Earlier this week, we proposed that the Columbus Blue Jackets should strike while the iron is hot and trade one of their two goaltenders for scoring help.
The premise is easy enough to understand. The Blue Jackets have two relatively young, affordable, highly-capable goaltenders in Joonas Korpisalo and Elvis Merzlikins but just one crease. Their stock (particularly Korpisalo's) is at an all-time high. All things being equal, would the Blue Jackets rather have two great goalies than one? Of course, but all things aren't equal. This team has a major scoring deficiency, and in order to take the next step, they'll need to address and improve their top six. As Brad Pitt suggests in Fight Club, if you wanna make an omelet, you gotta break some eggs.
Of course, trading a player (much less a goalie) is easier to do behind a keyboard or in NHL20. It's harder in real life where there are real-life implications. Allow us to help set the stage for what could be a fascinating offseason for goaltenders:
The Blue Jackets aren't the only team who could theoretically be looking to move on from one of their goaltenders. The New York Rangers have three NHL-caliber goaltenders (Henrik Lundqvist, Alexandar Georgiev, and Igor Shestyorkin) and President of Hockey Operations John Davidson has already said that the Rangers won't begin next season with all three. The Pittsburgh Penguins have two pending RFA goalies in Tristan Jarry and Matt Murray. GM Jim Rutherford said there's "a very, very good chance that we’re going to have to move one of them”.
Although many teams are all set with their tandem heading into next season, there are plenty of organizations that could use an upgrade. Playoff teams like Calgary, Edmonton, Minnesota, and Carolina surely feel that a high-end goalie could help them get closer to the promised land. Teams that are in the (re)building phases of their development, like San Jose, Detroit, and Buffalo, may look to upgrade from their current situations, but may not be willing to spend big on premier UFAs. Either of those situations could ultimately lead to a match with a team like the Blue Jackets.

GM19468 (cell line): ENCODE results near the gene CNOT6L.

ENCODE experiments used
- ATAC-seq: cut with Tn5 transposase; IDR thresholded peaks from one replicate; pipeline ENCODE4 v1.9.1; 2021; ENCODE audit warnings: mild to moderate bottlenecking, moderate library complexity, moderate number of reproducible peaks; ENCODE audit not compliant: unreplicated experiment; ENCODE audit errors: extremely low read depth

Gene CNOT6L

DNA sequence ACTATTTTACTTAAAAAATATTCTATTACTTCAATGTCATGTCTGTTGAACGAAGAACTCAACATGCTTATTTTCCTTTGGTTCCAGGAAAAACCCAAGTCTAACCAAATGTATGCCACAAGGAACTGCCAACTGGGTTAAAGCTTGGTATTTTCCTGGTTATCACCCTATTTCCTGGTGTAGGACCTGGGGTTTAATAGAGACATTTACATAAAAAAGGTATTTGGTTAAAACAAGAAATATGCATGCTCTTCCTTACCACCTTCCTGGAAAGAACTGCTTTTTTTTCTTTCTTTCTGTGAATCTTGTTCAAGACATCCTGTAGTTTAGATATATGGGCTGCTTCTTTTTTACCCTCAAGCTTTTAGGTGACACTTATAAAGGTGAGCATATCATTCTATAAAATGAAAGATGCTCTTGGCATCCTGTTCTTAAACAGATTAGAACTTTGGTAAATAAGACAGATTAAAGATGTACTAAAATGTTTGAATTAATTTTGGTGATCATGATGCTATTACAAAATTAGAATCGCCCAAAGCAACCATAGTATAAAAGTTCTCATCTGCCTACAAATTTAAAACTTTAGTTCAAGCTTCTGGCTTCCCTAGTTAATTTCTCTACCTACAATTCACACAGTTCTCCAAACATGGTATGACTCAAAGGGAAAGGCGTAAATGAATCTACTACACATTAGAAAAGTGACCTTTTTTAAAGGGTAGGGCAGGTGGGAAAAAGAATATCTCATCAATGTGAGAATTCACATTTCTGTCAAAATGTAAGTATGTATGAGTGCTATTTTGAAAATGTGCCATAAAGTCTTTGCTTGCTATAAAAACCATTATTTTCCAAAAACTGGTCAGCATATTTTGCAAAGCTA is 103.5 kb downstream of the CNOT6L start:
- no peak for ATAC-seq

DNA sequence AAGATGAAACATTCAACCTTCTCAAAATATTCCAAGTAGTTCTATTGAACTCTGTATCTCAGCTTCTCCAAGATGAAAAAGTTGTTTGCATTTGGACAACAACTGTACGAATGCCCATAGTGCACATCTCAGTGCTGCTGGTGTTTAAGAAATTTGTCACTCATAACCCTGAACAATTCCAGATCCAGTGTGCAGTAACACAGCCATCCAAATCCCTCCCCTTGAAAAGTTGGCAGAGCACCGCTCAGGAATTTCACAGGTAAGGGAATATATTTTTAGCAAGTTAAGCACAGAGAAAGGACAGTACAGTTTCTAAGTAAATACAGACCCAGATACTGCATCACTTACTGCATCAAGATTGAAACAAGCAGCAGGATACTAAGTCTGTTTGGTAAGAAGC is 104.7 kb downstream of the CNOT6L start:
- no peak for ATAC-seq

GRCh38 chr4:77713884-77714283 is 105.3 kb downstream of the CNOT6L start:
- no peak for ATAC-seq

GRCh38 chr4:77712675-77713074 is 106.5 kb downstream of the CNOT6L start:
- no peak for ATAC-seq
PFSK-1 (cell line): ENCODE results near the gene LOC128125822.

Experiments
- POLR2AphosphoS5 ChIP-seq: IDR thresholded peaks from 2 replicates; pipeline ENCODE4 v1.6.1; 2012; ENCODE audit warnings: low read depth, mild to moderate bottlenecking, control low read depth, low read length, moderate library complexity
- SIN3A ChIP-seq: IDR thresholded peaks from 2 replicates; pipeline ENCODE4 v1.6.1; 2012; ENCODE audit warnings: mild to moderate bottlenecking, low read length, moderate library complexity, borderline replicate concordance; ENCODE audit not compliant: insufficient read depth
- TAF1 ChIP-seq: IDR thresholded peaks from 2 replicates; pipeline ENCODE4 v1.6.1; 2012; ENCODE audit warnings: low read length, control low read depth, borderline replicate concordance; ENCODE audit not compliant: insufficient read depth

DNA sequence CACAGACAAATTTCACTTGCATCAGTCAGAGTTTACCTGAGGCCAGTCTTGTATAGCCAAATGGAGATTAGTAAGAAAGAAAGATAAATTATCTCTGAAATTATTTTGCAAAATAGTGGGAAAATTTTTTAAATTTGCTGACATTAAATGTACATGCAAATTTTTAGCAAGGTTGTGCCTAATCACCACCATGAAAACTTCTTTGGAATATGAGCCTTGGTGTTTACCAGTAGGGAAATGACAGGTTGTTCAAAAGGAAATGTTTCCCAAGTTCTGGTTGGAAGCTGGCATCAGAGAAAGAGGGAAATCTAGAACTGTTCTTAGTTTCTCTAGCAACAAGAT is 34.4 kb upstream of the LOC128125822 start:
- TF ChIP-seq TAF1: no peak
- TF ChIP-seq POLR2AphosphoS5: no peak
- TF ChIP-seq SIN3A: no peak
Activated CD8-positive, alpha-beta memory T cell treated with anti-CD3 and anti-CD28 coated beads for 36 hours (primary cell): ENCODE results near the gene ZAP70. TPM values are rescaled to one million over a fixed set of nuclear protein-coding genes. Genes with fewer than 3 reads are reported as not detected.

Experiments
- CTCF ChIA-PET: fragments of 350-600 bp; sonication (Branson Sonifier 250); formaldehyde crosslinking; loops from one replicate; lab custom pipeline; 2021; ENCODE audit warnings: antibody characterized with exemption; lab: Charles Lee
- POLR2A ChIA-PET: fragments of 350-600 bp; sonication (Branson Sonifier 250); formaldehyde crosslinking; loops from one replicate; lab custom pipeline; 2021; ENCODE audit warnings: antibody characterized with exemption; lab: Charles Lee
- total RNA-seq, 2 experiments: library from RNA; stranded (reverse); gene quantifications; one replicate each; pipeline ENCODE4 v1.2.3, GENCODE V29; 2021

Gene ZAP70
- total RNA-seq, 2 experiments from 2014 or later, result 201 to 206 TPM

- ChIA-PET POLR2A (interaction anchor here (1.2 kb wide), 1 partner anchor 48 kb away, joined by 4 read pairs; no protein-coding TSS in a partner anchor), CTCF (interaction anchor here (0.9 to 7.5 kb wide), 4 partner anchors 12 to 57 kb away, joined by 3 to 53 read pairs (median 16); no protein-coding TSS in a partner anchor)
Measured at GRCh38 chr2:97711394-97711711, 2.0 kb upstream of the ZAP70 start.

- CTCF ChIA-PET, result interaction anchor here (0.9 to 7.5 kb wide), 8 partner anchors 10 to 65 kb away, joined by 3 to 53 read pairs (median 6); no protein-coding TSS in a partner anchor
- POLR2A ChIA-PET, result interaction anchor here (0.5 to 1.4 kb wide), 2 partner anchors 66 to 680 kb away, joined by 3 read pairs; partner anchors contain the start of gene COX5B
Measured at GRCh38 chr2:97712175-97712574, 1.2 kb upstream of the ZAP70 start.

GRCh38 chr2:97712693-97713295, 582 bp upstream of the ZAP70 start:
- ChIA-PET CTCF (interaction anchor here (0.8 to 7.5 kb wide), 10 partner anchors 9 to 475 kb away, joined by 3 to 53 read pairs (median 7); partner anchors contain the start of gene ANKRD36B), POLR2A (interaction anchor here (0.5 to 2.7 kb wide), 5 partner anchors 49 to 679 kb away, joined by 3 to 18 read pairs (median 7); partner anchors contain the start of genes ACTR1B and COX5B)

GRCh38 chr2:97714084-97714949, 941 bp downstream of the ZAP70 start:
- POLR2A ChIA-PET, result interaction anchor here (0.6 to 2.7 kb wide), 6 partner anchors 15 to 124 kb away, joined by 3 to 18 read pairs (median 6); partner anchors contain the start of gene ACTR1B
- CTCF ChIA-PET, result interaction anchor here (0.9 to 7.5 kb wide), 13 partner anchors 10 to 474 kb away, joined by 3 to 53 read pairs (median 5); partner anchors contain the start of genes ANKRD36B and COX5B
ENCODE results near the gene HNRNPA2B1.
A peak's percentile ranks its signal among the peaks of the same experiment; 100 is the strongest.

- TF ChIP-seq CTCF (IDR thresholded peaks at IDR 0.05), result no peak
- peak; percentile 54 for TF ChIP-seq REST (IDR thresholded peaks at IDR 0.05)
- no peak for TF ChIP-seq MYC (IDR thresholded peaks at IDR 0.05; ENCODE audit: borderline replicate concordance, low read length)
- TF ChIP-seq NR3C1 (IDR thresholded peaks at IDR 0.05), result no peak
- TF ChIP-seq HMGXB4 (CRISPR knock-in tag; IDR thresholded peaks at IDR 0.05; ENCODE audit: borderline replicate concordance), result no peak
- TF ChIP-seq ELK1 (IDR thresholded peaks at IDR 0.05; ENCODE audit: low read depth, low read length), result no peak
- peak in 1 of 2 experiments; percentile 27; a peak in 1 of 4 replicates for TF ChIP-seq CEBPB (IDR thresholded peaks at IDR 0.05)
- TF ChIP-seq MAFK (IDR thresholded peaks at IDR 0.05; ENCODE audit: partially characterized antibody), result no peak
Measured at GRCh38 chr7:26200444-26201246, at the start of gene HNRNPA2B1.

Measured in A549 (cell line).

While the Blue Jackets, Rangers, and Penguins will be seeking assets as part of a trade, other teams will be able to acquire a UFA for just cost. That's a problem for the aforementioned clubs with a surplus in goal because this is a freakishly deep UFA goalie class. Jacob Markstrom, Robin Lehner, Braden Holtby, Corey Crawford, and Anton Khudobin are the headliners, but veterans like Cam Talbot, Thomas Greiss, Mike Smith, Jimmy Howard, and Craig Anderson could also expect to find work next season.
Some of these goalies will inevitably re-sign with their current team, but many are expected to move on. That poses an issue for Columbus, who may find that the juice isn't worth the squeeze in a potential trade with an oversaturated goalie market. The one saving grace for the Blue Jackets is that with a flat salary cap, Korpisalo becomes an even more attractive trade piece due to his extremely salary cap-friendly contract. On the other hand, teams will always have an ace in the hole, being able to sign someone like a Ryan Miller or Brian Elliott for bargain bin pricing.
It will likely be an active offseason of goalie musical chairs across the NHL. But when the music stops, a situation could easily arise where the Blue Jackets feel justified in holding onto both goaltenders when they realize that the trade market doesn't lead to the returns they hoped.